Acute unilateral carotid baroreceptor denervation.
The first report on baroreceptor denervation in humans appeared in the 1930s (Bucy, 1936). Unilateral section of the glossopharyngeal nerve in five patients with glossopharyngeal neuralgia produced a prompt and pronounced rise in blood pressure in four out of five patients, which lasted from 5 to 12 days. This phenomenon was recognized as an effect of disruption of ‘nervous impulses from the carotid sinus which have a reducing effect on blood pressure’. In 1956 a patient died from a fatal hypertensive crisis following unilateral carotid sinus denervation, which had been performed for the relief of recurrent syncope due to a hypersensitive carotid sinus syndrome (Ford, 1956).
Lability of blood pressure in the hours following unilateral carotid endarterectomy for symptomatic carotid stenosis has been attributed to carotid baroreflex dysfunction (Ille et al. 1995; Ejaz & Meschia, 1999). However, in the acute phase following carotid endarterectomy, baroreflex sensitivity has been reported to be increased, decreased or unaltered (Tyden et al. 1980; Hirschl et al. 1991; Landesberg et al. 1998). Apart from trauma to the carotid sinus, baroreceptors or to the carotid sinus nerve (Angell-James & Lumley, 1974), removal of an atherosclerotic plaque may have a beneficial effect on baroreflex function by means of changes in the mechanical properties of the carotid sinus arterial wall and re-integration of baroreceptor areas into circulatory regulation (Angell-James & Lumley, 1974). In addition, the effect of unilateral carotid endarterectomy depends on the compensatory ability of the contralateral baroreceptor integrity. This may be limited by atherosclerotic changes in the non-operated carotid artery, since in atherosclerosis distensibility of the carotid sinus vessel wall and sensitivity of baroreceptors are reduced (Sleight, 1976; Randall et al. 1976).
Although evidence for lateralization of certain human autonomic control functions has been published (Hilz et al. 2001), a differential effect of left- versus right-sided deafferentiation of carotid baroreceptors has not been reported.
Long-term effects of unilateral carotid baroreceptor denervation.
In a prospective study, the effects of unilateral carotid endartectomy on carotid sinus baroreflex function were measured in 25 patients (Dehn & Angell-James, 1987). Six months after surgery, no overall change in blood pressure was found. Baroreflex sensitivity decreased in 2, remained unchanged in 15 and increased in 8 patients. Thus, similar to the findings in the acute phase following surgery, the long-term effects on baroreflex function were heterogeneous among individuals.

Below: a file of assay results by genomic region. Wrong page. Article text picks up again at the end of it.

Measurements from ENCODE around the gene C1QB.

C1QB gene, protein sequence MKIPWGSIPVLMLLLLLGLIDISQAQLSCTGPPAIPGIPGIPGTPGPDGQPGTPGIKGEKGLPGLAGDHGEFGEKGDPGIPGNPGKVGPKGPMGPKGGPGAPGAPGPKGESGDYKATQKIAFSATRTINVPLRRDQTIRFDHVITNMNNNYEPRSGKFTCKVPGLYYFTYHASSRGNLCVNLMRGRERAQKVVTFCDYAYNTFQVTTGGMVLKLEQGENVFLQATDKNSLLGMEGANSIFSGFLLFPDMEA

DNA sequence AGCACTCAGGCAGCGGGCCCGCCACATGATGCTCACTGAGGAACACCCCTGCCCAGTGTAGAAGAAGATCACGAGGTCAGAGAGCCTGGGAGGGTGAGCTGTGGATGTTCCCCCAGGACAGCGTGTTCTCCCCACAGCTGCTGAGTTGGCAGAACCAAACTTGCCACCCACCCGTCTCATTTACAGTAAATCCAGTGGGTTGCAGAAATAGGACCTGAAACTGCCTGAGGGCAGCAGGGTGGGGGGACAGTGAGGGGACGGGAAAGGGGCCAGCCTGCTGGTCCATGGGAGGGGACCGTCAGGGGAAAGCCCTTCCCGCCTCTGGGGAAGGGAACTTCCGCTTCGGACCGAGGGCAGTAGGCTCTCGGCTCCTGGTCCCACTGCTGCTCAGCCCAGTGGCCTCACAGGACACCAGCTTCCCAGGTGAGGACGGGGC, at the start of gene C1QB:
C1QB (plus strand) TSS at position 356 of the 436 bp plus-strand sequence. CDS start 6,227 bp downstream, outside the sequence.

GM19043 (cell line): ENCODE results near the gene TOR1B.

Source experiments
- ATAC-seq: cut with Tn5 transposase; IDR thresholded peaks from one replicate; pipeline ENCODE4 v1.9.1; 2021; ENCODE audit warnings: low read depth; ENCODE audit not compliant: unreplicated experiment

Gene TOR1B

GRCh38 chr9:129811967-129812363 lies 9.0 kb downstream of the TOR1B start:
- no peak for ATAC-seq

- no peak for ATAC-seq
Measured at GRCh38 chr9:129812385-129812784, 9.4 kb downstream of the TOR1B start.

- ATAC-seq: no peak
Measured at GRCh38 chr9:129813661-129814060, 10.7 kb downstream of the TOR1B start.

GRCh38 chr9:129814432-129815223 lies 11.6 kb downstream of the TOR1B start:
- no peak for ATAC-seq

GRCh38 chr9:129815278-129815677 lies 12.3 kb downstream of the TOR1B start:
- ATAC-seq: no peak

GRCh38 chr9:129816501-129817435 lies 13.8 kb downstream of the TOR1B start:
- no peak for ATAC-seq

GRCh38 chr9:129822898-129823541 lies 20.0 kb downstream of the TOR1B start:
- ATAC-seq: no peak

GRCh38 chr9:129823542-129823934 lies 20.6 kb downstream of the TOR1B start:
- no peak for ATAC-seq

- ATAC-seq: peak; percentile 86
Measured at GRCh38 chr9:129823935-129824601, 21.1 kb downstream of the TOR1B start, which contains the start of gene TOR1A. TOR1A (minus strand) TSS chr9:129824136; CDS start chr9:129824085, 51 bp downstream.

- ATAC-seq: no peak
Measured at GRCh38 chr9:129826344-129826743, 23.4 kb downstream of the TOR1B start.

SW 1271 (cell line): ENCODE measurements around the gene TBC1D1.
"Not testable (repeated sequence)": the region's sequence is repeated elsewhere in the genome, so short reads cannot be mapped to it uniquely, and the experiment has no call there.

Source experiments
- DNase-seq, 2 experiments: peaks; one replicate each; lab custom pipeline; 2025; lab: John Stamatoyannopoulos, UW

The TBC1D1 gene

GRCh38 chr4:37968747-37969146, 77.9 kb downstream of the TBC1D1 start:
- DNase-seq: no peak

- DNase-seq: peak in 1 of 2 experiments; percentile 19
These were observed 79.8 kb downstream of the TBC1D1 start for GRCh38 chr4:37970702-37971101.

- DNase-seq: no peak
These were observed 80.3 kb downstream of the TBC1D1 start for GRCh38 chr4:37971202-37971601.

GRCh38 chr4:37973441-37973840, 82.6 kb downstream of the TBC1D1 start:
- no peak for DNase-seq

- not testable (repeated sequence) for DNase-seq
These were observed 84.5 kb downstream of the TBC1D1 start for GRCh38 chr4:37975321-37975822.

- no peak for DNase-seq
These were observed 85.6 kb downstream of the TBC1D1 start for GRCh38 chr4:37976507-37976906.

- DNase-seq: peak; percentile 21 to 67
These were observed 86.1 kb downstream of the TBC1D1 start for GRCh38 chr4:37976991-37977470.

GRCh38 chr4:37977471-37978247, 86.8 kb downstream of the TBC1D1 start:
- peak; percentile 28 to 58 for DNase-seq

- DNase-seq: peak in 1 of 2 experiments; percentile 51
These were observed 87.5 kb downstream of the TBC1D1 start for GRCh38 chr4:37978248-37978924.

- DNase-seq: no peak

In a retrospective study on the effects of unilateral carotid endarterectomy (Timmers et al. 2001a), at a median interval of 4.3 years after surgery, baroreflex sensitivity was significantly lower in endarterectomized patients than in patients with an untreated uni-/bilateral carotid stenosis and healthy controls. So in these patients an unfavourable effect on baroreflex sensitivity prevailed. Despite this, ambulatory blood pressure level and variability did not differ between groups.
Long-term effects of bilateral carotid baroreceptor denervation.
In 1993, chronic failure of the baroreflex due to bilateral carotid denervation was described as a separate clinical syndrome, characterized by a limited blood pressure buffering capacity against excessive rises or falls in response to emotional and physical stimuli (Robertson et al. 1993) (Fig. 2A). Symptoms and signs included headache, palpitations, diaphoresis and pale flushing. They bear a strong resemblance to those of a phaeochromocytoma. In baroreflex failure, desinhibition of central activation of efferent sympathetic pathways arises from the absence of tonic inhibitory baroreceptor input to the vasomotor centres of the brainstem (Robertson et al. 1993; Persson, 1996). Apart from volatile hypertension, which is most common, baroreflex failure has a broad spectrum of other clinical presentations including predominant hypotension, orthostatic tachycardia and intolerance and malignant vagotonia with severe bradycardia, depending on the extent of baroreceptor denervation and concomitant destruction of autonomic structures (Kochar et al. 1984; Jordan et al. 1997; Ketch et al. 2002). Centrally acting sympatholytic agents like clonidine may reduce the frequency and severity of the attacks (Robertson et al. 1993; Biaggioni et al. 1994; Ejaz & Meschia, 1999).
Figure 2. Blood pressure variability following carotid sinus baroreceptor denervation
A, 24 h ambulatory blood pressure profile during normal daily activities characterized by labile hyper- and hypotension in a patient with baroreflex failure due to radiotherapy of the neck for nasopharyngeal carcinoma (Timmers et al. 1999). Dotted lines indicate upper levels for diastolic (< 90 mmHg) and sytolic (< 140 mmHg) normotension. B, individual frequency histograms of blood pressure calculated from 5 h ambulatory beat-by-beat recordings in 12 healthy controls (bottom left) and 8 patients after bilateral carotid body tumour resection (bottom right). x-axis: MAP = mean arterial pressure, y-axis: frequency of MAP level as percentage of total number of frequencies. Carotid body resected patients exhibit a broader distribution of MAP, indicating higher blood pressure variability. ‘Modal MAP’ refers to the MAP with the highest frequency during the individual blood pressure tracing.
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Long-term effects of bilateral baroreceptor denervation have been investigated in patients who had suffered from acute baroreflex failure following bilateral carotid body tumour resection (Smit et al. 2002). Ambulatory blood pressure level was found to remain slightly elevated as compared to pre-operative values. Overt hypertension, however, appears to be limited to the days and months following surgical carotid baroreceptor denervation, whereas episodic surges of hyper- as well as hypotension may persist for a longer period (Holton & Wood, 1965; Robertson et al. 1993; De Toma et al. 2000).